“In the fifteenth year of the reign of Emperor Tiberius, when Pontius Pilate was governor of Judea, and Herod was ruler of Galilee, and his brother Philip ruler of the region of Ituraea and Trachonitis, and Lysanias ruler of Abilene, during the high-priesthood of Annas and Caiaphas, the word of God came to John son of Zechariah in the wilderness” (Lk. 3:1-2).
The very particular specificity of our reading today is in keeping with the rest of Luke’s Gospel, which locates us firmly in time and space. What we have at the start of the third chapter is a rundown of political and spiritual leadership, “history from the top,” if you will: a recounting of who was in charge of this or that when the great events of salvation occurred. St. Luke tells a story firmly rooted in history, an “orderly account” (Lk. 1:1) as he calls it at the very beginning of his Gospel. At Christmas, in Luke’s Gospel, we’ll hear how Jesus himself was born during the reign of the Emperor Augustus, while Quirinius was governor of Syria (Lk. 2:1-2).
This specific grounding of the great events of salvation, at a particular time and place, is significant. St. Luke is telling us that God acts, not just generally and theoretically, but specifically and practically. Our reading stakes a claim that we can actually point to times and places where God is present and acting, and that we can do so both at the time and in retrospect. For Luke, one of those pointers was found in the person of John, son of Zechariah, who prepared the way for the birth of the Savior.
The sounding of “the fifteenth year of the reign of Emperor Tiberius” (Lk. 3:1), in our Gospel today, undercuts our tendency to make God merely hypothetical: that is, a remote possibility. To the extent that we make God hypothetical, we also distance ourselves from God, and any expectation that God will act. “Look,” our Gospel says to us, “God has acted, in the same time we live in now.” The location of past events, by the Gospel writer, is not an attempt to contain them, to set them off from us, but to invite the one who hears to see God acting now.
Though Luke’s Gospel seems to be “history from the top,” from the perspective of governors and kings, it’s actually just the opposite. It’s “history from below,” “history from beneath,” as it tells a story of humble people who disrupt the ruling order. Though rulers provide familiar markers, any expectation that the really significant events emerge from the imperial court is quickly dashed by the way the story unfolds.
The word of God comes to John, as our reading says, not in a city at the center of affairs, but in a wilderness, on the outskirts of the civilized world. In the great scheme of things, John’s a nobody, of “no account” in the eyes of the world. He’s crucial to this story but to nothing else. God’s action to save the world doesn’t emerge near the capital, but in a remote province among marginalized people. It’s not “top down” but from the bottom up.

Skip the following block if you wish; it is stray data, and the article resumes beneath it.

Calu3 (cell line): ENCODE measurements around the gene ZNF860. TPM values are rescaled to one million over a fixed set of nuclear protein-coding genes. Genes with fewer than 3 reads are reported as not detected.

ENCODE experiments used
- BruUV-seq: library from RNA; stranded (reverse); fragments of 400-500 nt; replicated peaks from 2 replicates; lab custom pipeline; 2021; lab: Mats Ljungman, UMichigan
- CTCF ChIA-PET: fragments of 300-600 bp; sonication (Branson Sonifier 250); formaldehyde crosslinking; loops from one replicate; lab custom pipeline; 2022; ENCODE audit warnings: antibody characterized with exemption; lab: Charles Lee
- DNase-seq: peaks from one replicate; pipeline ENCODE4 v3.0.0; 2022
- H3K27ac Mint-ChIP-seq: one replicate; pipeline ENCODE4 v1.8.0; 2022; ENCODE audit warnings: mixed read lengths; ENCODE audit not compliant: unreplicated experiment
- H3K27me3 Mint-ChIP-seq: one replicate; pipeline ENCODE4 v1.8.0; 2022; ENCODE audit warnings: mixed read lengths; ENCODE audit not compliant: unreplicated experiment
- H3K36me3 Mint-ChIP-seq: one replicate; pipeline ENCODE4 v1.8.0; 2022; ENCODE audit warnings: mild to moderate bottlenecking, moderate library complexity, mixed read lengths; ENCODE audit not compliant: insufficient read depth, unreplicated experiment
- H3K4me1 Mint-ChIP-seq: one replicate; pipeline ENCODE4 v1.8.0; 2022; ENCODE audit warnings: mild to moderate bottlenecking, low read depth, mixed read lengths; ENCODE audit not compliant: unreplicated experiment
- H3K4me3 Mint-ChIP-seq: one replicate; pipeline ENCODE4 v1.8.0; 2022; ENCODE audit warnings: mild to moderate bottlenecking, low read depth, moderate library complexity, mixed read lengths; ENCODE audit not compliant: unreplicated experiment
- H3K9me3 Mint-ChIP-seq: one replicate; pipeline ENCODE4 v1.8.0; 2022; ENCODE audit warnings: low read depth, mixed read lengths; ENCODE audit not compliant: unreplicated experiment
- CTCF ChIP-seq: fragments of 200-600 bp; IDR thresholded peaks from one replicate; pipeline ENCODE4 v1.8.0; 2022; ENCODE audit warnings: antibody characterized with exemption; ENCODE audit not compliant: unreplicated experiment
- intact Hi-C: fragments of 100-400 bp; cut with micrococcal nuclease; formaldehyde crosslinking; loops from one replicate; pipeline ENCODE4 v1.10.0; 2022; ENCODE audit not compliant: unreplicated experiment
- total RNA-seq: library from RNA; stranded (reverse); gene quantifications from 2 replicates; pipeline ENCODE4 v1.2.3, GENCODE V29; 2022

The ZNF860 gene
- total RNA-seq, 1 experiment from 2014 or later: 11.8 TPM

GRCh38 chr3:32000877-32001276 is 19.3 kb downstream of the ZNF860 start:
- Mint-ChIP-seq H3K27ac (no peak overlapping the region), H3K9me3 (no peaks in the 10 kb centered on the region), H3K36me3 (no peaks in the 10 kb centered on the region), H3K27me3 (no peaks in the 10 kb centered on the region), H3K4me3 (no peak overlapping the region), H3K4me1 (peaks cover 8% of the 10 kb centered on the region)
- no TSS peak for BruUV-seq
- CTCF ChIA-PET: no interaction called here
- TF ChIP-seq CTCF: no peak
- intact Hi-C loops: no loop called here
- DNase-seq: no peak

Luke’s story is not history from above, and neither is the Gospel itself. God’s intervention in history is predicated on his use of small things, humble people and places, to work his perfect will. St. Paul says in Philippians, “Christ Jesus… though he was in the form of God… emptied himself, taking the form of a slave, being born in human likeness… he humbled himself and became obedient to the point of death – even death on a cross” (Phil. 2:5-8). The story of Christ’s birth and death is “history from beneath,” even as it presumes his descent from heaven and his exaltation to the right hand of God.
So, what is John’s message today for us? What is the word of God addressed to him? The Baptist calls for repentance, and the forgiveness of sins. The message is a humbling one, of its very nature. It’s in keeping with the broader theme of God’s action in humble people and places. Jesus humbles himself to come into the world; his servants, then, function in the same humble mode.
John’s message of repentance is metanoia, a turning away or change in direction. The message comes to us, and calls for us to act. God is at work in us, particular people of no particular note. God is at work in what the prophet Zechariah calls “the day of small things” (Zech. 4:10). God’s not looking for the grand gesture, for things that are beyond us, but is at work in our repentance, in the unseen interior work that, through grace, leads to change.
This is the call, here and now, to turn from sin and to embrace a new life. Advent foregrounds the call which comes to us, now. This is the time; we are the people. Our Journey in Faith participants today are reminding us of the journey we must all make, which depends upon this crucial turn or change in direction. It is the day of small things; of the small, humble, and unseen action of God. This is the time; we are the people.